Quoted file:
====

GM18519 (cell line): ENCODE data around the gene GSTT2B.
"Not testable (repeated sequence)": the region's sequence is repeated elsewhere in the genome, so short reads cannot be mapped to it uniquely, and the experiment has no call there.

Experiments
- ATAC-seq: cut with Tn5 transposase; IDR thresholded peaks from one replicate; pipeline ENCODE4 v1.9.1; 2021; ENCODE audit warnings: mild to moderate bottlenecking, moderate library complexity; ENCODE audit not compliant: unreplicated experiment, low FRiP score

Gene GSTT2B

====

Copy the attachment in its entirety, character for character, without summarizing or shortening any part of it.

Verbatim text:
GM18519 (cell line): ENCODE data around the gene GSTT2B.
"Not testable (repeated sequence)": the region's sequence is repeated elsewhere in the genome, so short reads cannot be mapped to it uniquely, and the experiment has no call there.

Experiments
- ATAC-seq: cut with Tn5 transposase; IDR thresholded peaks from one replicate; pipeline ENCODE4 v1.9.1; 2021; ENCODE audit warnings: mild to moderate bottlenecking, moderate library complexity; ENCODE audit not compliant: unreplicated experiment, low FRiP score

Gene GSTT2B